Mideast mediators will meet on July 11 to try to spur a resumption of Israeli-Palestinian negotiations as the Palestinians prepare to seek recognition as an independent state, diplomats and a U.N. official said Friday.
The meeting of the so-called Quartet _ the U.S., U.N., European Union and Russia _ will take place in Washington, a U.N. diplomat and U.N. official said, speaking on condition of anonymity because consultations have been private.
September looms large in the quest for Mideast peace because Israel and the Palestinians have agreed on President Barack Obama's target of September 2011 for a peace agreement, a date endorsed by the EU and much of the world.
When U.S.-brokered direct Israeli-Palestinian negotiations resumed last September, Obama announced at the General Assembly's annual ministerial meeting that a peace treaty should be signed in a year. But those talks collapsed weeks later after Israel ended its freeze on building settlements.
The Palestinians insist they will not resume peace talks until Israel stops building settlements in occupied areas. Israel maintains that the Palestinians should not be setting conditions for talks and that settlements didn't stop them from negotiating in the past.
With no sign of talks being revived, France, Britain and Germany launched an initiative in March to restart the stalled negotiations by proposing the outlines of a final settlement to the Israeli-Palestinian conflict including starting negotiations based on pre-1967 borders.
They wanted U.N. Secretary-General Ban Ki-moon and the European Union to propose a settlement text at a meeting of the Quartet. But the United States, Israel's closest ally, blocked Quartet meetings on the proposal in March and April, saying it wasn't the right time and a meeting wouldn't produce anything that would help restart the talks.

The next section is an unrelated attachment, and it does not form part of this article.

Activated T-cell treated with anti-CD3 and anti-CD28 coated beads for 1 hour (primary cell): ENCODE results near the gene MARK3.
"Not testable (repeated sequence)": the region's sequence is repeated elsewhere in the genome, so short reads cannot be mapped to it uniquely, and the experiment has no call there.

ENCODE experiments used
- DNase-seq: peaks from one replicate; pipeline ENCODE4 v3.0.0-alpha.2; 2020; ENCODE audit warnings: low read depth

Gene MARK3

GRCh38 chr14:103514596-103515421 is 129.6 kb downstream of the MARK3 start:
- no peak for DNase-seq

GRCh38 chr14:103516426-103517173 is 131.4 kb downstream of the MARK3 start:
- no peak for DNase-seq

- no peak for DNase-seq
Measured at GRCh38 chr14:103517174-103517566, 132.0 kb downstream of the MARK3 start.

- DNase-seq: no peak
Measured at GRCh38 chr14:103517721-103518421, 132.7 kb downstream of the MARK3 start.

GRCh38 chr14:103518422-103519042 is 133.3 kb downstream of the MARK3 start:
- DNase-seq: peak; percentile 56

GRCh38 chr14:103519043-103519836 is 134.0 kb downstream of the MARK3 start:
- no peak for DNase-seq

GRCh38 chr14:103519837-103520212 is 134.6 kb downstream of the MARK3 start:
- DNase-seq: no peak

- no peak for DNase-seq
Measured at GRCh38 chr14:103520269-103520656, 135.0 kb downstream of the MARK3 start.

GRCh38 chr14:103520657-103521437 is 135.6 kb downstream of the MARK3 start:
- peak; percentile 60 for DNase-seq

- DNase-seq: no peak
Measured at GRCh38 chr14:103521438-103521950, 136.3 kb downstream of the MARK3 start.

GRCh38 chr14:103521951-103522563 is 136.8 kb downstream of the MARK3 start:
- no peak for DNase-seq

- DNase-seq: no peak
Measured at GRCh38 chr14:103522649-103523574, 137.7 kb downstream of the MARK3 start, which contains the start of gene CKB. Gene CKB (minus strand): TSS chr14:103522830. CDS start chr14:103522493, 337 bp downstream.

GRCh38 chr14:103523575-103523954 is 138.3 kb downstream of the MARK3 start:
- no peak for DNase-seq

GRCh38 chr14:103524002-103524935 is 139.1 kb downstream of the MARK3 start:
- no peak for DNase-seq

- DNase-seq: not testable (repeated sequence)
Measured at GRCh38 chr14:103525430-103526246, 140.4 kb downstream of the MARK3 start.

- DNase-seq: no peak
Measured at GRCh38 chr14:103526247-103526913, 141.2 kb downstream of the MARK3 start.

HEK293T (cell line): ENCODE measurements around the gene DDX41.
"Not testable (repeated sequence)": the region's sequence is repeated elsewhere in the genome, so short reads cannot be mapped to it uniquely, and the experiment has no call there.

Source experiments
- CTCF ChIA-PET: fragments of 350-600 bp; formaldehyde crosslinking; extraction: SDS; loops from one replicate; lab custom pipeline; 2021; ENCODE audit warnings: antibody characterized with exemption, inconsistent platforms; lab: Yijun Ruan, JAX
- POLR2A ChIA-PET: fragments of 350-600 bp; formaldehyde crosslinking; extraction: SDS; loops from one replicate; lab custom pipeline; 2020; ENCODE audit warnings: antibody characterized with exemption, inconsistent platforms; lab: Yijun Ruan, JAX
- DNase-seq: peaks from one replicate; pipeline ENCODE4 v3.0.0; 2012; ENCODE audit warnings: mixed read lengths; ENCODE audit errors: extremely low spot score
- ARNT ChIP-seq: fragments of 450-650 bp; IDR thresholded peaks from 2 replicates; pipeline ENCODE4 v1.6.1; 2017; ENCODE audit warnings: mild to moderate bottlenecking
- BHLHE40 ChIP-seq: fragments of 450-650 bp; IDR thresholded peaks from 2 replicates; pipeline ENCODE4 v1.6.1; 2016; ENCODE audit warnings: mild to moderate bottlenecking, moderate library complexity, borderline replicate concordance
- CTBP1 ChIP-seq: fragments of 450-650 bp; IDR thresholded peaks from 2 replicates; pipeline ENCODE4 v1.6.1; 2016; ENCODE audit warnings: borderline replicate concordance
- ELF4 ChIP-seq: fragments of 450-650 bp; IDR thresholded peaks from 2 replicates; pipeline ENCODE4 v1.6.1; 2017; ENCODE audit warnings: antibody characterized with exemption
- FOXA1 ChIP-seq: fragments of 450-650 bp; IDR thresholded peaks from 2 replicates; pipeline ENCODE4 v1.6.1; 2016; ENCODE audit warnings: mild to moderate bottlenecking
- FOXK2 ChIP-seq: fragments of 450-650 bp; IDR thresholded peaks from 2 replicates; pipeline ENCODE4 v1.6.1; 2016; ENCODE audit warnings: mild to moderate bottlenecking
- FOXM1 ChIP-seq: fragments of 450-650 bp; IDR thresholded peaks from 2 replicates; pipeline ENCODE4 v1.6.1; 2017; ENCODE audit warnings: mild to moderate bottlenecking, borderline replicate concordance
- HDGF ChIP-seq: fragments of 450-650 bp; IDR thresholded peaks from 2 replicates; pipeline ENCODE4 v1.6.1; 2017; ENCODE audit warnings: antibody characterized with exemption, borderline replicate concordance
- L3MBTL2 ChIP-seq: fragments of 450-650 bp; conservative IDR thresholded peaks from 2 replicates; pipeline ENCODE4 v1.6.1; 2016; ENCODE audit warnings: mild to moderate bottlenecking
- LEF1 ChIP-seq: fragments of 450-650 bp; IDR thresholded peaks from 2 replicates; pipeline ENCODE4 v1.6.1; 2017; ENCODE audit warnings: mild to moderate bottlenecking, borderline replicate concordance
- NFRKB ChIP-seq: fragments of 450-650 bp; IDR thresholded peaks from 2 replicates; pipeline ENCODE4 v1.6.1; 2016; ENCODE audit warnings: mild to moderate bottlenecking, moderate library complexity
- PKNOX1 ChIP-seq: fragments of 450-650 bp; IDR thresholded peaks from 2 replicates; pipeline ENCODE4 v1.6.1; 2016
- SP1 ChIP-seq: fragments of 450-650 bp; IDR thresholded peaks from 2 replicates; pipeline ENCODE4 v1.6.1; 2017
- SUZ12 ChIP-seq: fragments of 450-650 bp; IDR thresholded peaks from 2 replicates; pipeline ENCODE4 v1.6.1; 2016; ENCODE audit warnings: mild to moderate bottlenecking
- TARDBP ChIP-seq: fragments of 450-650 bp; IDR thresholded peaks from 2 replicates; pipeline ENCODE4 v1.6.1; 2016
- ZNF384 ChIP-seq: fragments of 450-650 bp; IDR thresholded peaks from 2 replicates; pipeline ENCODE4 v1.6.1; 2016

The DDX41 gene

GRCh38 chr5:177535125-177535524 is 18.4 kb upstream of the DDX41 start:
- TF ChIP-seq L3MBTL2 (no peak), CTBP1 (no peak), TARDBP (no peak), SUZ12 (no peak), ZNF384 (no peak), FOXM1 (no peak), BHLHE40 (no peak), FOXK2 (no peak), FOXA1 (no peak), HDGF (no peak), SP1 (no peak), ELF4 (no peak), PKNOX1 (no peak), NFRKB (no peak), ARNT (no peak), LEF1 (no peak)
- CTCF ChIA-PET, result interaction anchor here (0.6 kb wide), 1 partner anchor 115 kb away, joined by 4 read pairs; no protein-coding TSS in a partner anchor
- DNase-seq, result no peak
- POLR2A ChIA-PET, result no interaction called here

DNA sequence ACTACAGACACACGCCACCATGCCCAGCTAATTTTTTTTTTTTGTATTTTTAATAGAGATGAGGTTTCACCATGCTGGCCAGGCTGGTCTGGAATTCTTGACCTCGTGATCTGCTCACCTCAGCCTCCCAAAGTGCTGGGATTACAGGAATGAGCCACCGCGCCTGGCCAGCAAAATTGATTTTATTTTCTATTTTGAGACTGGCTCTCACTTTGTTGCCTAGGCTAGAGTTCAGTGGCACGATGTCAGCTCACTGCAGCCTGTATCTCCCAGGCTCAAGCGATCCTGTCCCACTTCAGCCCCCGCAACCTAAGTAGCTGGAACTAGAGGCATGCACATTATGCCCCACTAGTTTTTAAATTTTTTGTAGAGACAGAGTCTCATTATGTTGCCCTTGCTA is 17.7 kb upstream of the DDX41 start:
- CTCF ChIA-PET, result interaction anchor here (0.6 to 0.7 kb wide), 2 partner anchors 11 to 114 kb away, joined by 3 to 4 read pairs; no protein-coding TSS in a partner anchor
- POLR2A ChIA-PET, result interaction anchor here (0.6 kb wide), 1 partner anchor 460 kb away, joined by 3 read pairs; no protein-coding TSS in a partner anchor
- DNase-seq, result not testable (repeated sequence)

U.N. diplomats said they hope the July 11 Quartet meeting will not be canceled.
The U.S. State Department said it had no immediate comment.
In May, Obama outlined his "vision" for achieving Israeli-Palestinian peace, which the Quartet strongly endorsed.
In their statement, the Quartet agreed that Obama's starting point _ borders for Palestine, security for Israel _ provides "a foundation for Israelis and Palestinians to reach a final resolution of the conflict through serious and substantive negotiations and mutual agreement on all core issues."
But Israeli Prime Minister Benjamin Netanyahu dismissed Obama's starting point for negotiations as "indefensible," saying the pre-1967 borders with agreed land swaps would leave major Jewish settlements outside Israel. He also insists that Jerusalem must remain in Israel hands and that the Palestinians recognize Israel as a Jewish state, accept a demilitarized Palestinian state, and drop demands for Palestinian refugees to return to Israel.
The Palestinians have rejected these conditions and are pressing ahead with their campaign for statehood. They expect more than two-thirds of the 192 U.N. member states to back statehood and hope that with such strong support they can change the mind of U.S. leaders who appear poised to veto a resolution in the U.N. Security Council recommending admission of Palestine as a full member of the United Nations.